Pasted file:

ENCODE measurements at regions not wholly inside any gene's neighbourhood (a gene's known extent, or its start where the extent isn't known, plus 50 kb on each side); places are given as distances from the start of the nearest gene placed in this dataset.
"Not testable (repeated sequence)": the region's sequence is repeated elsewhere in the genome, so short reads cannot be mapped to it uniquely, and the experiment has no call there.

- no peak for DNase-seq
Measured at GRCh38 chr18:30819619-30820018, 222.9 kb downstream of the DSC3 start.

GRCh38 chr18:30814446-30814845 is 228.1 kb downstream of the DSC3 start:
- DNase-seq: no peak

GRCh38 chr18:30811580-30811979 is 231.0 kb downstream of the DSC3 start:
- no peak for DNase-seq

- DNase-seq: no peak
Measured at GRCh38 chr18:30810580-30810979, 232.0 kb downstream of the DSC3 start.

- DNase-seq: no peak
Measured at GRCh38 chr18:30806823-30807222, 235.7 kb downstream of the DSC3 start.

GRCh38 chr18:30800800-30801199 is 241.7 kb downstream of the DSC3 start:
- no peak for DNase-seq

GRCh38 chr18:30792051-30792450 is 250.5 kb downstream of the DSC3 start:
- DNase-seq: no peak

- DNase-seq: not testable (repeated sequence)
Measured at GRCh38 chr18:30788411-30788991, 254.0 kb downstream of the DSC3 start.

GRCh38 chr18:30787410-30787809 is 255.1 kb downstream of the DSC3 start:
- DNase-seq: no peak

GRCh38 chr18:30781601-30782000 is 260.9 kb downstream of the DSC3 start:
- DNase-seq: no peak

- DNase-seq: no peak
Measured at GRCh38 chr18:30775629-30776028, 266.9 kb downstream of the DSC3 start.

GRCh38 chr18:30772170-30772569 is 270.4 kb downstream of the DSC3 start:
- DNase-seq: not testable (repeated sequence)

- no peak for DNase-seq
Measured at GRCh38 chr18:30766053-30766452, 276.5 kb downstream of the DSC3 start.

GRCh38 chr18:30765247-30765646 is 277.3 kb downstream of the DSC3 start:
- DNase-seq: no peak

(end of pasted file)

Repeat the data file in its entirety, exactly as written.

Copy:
ENCODE measurements at regions not wholly inside any gene's neighbourhood (a gene's known extent, or its start where the extent isn't known, plus 50 kb on each side); places are given as distances from the start of the nearest gene placed in this dataset.
"Not testable (repeated sequence)": the region's sequence is repeated elsewhere in the genome, so short reads cannot be mapped to it uniquely, and the experiment has no call there.

- no peak for DNase-seq
Measured at GRCh38 chr18:30819619-30820018, 222.9 kb downstream of the DSC3 start.

GRCh38 chr18:30814446-30814845 is 228.1 kb downstream of the DSC3 start:
- DNase-seq: no peak

GRCh38 chr18:30811580-30811979 is 231.0 kb downstream of the DSC3 start:
- no peak for DNase-seq

- DNase-seq: no peak
Measured at GRCh38 chr18:30810580-30810979, 232.0 kb downstream of the DSC3 start.

- DNase-seq: no peak
Measured at GRCh38 chr18:30806823-30807222, 235.7 kb downstream of the DSC3 start.

GRCh38 chr18:30800800-30801199 is 241.7 kb downstream of the DSC3 start:
- no peak for DNase-seq

GRCh38 chr18:30792051-30792450 is 250.5 kb downstream of the DSC3 start:
- DNase-seq: no peak

- DNase-seq: not testable (repeated sequence)
Measured at GRCh38 chr18:30788411-30788991, 254.0 kb downstream of the DSC3 start.

GRCh38 chr18:30787410-30787809 is 255.1 kb downstream of the DSC3 start:
- DNase-seq: no peak

GRCh38 chr18:30781601-30782000 is 260.9 kb downstream of the DSC3 start:
- DNase-seq: no peak

- DNase-seq: no peak
Measured at GRCh38 chr18:30775629-30776028, 266.9 kb downstream of the DSC3 start.

GRCh38 chr18:30772170-30772569 is 270.4 kb downstream of the DSC3 start:
- DNase-seq: not testable (repeated sequence)

- no peak for DNase-seq
Measured at GRCh38 chr18:30766053-30766452, 276.5 kb downstream of the DSC3 start.

GRCh38 chr18:30765247-30765646 is 277.3 kb downstream of the DSC3 start:
- DNase-seq: no peak